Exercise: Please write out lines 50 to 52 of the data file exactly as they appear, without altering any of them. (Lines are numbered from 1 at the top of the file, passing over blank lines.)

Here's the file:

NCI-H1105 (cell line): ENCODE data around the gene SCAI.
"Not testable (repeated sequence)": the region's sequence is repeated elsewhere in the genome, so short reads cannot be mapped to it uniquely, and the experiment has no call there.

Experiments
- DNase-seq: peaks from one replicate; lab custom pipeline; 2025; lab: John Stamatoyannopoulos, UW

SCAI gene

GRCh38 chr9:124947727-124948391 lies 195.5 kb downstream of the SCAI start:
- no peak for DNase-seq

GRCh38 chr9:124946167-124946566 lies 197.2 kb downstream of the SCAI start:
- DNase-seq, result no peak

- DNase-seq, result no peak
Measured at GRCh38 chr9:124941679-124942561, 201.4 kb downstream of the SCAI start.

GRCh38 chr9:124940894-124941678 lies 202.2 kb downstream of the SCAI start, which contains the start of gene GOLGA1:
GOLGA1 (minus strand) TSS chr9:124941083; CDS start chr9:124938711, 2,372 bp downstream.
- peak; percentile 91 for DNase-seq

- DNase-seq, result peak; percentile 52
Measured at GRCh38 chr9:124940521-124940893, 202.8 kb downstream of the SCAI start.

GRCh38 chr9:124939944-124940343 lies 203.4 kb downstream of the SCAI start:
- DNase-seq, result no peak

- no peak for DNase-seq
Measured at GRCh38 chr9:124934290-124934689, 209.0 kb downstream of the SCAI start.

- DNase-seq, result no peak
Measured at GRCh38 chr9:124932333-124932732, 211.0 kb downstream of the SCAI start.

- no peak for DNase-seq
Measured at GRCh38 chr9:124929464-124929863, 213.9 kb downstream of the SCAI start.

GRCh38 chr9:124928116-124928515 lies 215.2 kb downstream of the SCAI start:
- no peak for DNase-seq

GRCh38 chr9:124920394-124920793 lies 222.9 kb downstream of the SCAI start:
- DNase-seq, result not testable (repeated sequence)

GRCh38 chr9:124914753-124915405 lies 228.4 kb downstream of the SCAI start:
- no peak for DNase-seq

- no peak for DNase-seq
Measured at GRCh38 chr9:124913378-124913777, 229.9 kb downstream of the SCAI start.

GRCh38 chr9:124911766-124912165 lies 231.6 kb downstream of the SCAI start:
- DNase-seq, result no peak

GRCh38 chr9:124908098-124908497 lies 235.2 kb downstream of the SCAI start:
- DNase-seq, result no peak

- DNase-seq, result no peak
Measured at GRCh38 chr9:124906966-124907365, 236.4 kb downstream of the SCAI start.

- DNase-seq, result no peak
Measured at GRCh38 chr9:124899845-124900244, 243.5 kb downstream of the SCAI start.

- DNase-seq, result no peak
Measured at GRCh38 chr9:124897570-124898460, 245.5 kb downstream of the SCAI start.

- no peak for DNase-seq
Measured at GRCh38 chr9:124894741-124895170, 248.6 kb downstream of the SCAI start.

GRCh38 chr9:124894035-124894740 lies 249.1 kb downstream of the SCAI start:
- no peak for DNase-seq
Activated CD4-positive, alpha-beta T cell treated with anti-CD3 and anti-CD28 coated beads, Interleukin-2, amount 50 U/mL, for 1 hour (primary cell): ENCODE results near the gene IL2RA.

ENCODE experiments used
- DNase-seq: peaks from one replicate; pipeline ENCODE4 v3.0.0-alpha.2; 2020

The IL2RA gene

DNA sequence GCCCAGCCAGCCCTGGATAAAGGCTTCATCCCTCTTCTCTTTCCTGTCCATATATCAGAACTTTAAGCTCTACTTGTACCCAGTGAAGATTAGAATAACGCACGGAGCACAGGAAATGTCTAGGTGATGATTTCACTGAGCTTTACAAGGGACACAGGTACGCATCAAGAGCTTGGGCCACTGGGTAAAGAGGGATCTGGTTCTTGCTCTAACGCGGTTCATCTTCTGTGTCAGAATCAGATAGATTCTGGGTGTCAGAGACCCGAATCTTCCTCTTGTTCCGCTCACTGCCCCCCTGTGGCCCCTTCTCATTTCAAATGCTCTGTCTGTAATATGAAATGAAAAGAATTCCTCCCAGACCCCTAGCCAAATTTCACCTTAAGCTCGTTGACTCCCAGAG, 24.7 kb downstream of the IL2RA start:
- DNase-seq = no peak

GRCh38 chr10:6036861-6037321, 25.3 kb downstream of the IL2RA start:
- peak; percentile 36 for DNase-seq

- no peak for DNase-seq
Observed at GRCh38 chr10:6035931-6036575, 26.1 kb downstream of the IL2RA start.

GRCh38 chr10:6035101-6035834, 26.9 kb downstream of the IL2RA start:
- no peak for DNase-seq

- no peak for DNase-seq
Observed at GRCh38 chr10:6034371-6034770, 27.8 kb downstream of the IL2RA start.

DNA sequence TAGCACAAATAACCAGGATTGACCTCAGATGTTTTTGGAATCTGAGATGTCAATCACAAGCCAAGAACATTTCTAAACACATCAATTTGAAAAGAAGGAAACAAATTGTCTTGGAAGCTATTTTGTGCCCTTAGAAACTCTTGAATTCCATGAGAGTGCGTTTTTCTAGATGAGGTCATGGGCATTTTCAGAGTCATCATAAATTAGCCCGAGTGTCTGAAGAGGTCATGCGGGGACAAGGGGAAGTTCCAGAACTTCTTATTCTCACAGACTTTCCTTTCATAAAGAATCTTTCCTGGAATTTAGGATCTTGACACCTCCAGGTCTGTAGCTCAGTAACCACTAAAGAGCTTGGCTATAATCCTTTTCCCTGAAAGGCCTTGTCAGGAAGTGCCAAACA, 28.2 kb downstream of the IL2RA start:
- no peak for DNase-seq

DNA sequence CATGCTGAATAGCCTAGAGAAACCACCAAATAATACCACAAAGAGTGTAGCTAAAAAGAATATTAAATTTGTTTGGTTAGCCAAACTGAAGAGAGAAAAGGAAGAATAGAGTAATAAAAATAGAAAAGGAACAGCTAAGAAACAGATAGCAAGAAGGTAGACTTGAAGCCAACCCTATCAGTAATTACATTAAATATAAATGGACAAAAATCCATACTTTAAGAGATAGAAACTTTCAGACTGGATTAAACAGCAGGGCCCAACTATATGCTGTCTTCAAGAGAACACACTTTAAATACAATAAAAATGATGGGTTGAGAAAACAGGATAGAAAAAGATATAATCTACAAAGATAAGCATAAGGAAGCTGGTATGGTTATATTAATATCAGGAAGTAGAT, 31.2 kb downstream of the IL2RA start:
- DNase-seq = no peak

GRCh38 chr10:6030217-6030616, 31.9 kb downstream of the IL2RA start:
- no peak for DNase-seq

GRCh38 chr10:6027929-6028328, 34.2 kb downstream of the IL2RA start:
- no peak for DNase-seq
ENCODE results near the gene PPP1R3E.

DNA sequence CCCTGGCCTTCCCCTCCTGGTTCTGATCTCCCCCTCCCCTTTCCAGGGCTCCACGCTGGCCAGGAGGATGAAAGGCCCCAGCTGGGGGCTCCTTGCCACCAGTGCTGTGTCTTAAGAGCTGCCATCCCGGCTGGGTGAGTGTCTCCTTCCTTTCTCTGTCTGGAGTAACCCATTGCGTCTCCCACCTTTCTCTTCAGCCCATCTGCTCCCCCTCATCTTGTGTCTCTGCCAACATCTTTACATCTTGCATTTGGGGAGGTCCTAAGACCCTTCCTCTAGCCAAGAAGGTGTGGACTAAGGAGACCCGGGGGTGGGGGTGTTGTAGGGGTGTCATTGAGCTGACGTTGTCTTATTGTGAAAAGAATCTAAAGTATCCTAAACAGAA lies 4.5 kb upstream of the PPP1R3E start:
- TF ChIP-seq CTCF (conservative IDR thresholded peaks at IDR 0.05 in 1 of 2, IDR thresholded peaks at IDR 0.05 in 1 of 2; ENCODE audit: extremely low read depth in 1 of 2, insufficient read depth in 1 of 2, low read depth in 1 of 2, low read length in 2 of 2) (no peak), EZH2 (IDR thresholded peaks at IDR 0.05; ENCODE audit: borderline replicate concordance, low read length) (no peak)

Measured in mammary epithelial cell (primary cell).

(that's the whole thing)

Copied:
The IL2RA gene

DNA sequence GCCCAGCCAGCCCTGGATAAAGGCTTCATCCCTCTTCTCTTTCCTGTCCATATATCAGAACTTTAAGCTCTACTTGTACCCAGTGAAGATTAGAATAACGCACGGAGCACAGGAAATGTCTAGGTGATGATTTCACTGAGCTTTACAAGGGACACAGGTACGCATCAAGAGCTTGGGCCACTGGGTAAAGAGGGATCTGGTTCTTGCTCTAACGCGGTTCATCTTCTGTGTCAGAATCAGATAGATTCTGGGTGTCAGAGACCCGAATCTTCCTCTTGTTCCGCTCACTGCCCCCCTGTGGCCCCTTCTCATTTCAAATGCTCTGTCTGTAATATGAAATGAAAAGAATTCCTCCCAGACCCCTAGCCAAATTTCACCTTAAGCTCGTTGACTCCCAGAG, 24.7 kb downstream of the IL2RA start:
- DNase-seq = no peak